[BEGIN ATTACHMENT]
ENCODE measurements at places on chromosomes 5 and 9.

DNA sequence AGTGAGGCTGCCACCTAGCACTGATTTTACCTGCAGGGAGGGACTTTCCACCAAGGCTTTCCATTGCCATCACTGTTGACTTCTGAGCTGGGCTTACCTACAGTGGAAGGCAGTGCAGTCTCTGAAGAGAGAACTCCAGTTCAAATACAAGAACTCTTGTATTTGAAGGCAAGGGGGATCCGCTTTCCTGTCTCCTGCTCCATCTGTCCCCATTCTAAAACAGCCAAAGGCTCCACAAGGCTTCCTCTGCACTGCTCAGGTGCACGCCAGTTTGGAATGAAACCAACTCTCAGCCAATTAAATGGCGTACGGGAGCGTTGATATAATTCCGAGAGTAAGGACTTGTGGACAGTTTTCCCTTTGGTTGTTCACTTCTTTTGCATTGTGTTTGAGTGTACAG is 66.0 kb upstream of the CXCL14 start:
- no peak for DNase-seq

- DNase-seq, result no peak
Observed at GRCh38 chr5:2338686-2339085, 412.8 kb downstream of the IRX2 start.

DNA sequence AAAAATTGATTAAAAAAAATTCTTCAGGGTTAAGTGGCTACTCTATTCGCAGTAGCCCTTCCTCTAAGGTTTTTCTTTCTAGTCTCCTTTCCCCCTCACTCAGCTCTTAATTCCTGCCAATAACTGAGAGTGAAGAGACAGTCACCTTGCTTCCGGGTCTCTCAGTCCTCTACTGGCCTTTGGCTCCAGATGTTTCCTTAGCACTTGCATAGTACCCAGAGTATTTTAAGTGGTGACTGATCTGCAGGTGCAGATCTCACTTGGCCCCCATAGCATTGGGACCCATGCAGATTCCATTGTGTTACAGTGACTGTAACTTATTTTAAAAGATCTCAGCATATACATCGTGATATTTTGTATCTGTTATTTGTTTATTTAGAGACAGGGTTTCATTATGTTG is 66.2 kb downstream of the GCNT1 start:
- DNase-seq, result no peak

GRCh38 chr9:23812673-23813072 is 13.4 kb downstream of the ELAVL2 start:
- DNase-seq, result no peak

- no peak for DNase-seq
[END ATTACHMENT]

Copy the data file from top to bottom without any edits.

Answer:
ENCODE measurements at places on chromosomes 5 and 9.

DNA sequence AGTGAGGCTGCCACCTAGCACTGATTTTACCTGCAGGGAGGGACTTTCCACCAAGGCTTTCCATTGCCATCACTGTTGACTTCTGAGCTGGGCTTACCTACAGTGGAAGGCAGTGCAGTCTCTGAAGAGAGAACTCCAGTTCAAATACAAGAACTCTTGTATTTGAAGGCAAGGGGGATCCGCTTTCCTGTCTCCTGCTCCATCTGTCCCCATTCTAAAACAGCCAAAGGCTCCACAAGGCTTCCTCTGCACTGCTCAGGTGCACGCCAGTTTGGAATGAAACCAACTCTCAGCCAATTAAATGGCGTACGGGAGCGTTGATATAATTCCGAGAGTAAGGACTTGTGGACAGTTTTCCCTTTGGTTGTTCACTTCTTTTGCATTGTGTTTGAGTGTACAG is 66.0 kb upstream of the CXCL14 start:
- no peak for DNase-seq

- DNase-seq, result no peak
Observed at GRCh38 chr5:2338686-2339085, 412.8 kb downstream of the IRX2 start.

DNA sequence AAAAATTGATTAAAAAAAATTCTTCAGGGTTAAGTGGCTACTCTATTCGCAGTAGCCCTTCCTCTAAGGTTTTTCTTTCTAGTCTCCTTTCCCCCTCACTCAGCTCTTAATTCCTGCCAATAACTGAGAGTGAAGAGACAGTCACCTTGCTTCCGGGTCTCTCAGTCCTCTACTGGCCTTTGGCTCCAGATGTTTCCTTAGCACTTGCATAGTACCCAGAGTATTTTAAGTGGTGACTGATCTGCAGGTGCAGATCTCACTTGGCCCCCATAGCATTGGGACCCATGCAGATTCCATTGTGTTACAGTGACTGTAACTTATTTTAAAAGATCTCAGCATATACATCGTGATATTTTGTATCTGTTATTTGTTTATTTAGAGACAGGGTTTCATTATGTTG is 66.2 kb downstream of the GCNT1 start:
- DNase-seq, result no peak

GRCh38 chr9:23812673-23813072 is 13.4 kb downstream of the ELAVL2 start:
- DNase-seq, result no peak

- no peak for DNase-seq